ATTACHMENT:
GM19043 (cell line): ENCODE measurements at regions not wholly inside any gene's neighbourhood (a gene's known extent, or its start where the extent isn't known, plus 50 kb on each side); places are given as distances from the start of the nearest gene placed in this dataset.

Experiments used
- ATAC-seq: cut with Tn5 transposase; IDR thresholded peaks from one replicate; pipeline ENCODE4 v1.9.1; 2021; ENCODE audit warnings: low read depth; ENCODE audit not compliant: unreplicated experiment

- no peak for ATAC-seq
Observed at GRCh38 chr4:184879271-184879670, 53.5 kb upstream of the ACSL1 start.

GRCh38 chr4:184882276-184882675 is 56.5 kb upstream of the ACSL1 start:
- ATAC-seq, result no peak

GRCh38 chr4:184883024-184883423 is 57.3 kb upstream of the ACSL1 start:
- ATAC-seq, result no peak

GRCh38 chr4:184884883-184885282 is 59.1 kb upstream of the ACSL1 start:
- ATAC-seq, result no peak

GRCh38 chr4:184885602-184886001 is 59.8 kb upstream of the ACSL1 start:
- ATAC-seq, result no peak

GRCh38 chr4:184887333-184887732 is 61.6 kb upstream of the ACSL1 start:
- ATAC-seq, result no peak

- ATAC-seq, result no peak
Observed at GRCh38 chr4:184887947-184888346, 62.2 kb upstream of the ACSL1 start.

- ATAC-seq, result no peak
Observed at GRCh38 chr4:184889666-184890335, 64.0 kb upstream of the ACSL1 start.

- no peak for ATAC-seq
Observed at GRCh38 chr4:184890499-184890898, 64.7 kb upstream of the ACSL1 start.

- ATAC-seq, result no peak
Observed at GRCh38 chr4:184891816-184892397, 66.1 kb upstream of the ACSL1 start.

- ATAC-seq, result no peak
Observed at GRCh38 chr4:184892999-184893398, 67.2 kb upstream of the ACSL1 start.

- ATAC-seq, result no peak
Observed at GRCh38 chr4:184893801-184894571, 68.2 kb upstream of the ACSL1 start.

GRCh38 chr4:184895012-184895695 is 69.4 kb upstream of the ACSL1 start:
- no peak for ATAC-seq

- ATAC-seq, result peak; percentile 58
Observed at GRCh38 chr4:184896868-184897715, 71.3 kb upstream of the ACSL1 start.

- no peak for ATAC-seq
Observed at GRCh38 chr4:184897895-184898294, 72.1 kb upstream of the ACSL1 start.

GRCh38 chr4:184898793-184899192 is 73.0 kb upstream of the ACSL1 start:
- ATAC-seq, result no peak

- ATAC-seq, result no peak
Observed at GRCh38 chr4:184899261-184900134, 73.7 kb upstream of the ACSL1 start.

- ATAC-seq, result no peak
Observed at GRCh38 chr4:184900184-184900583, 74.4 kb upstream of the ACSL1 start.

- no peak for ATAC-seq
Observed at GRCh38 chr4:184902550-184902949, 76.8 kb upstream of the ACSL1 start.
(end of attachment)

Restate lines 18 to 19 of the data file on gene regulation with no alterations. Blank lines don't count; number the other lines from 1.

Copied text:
- ATAC-seq, result no peak
Observed at GRCh38 chr4:184889666-184890335, 64.0 kb upstream of the ACSL1 start.